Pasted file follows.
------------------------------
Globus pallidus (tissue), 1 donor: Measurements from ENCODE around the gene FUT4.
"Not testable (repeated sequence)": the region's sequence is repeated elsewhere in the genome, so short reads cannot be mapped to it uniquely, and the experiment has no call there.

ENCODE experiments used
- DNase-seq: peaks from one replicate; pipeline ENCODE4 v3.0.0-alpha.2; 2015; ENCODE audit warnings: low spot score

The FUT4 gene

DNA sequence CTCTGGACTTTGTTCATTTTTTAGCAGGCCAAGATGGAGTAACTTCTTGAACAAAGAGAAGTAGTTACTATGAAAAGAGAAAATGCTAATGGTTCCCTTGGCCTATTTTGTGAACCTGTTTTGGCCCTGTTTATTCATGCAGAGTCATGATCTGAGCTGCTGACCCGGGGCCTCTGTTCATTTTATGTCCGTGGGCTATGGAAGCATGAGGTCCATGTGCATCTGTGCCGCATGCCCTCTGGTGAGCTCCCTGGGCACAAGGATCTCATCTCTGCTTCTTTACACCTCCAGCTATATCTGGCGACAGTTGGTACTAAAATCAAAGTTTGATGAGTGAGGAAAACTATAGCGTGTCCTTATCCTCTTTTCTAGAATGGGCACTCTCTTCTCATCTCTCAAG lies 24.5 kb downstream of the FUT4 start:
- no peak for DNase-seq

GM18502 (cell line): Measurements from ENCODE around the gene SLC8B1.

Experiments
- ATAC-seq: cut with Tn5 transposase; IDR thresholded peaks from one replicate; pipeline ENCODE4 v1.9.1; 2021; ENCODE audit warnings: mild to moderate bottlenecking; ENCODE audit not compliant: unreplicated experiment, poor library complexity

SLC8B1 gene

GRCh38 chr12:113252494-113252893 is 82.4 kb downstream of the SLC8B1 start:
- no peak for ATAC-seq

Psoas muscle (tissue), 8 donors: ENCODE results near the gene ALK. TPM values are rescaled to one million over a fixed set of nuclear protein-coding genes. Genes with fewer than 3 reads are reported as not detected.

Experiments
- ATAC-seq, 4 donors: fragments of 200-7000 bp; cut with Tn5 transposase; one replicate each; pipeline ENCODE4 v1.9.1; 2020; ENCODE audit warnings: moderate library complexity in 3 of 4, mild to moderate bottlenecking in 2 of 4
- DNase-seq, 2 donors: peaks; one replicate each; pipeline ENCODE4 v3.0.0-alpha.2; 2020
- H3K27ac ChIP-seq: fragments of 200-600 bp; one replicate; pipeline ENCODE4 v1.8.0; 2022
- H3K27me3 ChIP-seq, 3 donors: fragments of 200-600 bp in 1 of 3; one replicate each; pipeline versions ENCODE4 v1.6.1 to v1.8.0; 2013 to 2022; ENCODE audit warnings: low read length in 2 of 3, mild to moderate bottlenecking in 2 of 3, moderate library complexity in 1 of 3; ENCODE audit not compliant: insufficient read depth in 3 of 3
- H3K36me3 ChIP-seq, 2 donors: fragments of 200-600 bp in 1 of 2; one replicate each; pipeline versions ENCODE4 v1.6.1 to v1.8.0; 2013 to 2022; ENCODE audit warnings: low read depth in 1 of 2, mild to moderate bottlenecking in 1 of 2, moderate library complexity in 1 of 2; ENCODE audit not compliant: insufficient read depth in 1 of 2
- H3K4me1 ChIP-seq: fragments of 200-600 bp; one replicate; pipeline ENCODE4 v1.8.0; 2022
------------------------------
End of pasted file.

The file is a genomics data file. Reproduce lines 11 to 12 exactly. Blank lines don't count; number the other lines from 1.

SLC8B1 gene

GRCh38 chr12:113252494-113252893 is 82.4 kb downstream of the SLC8B1 start: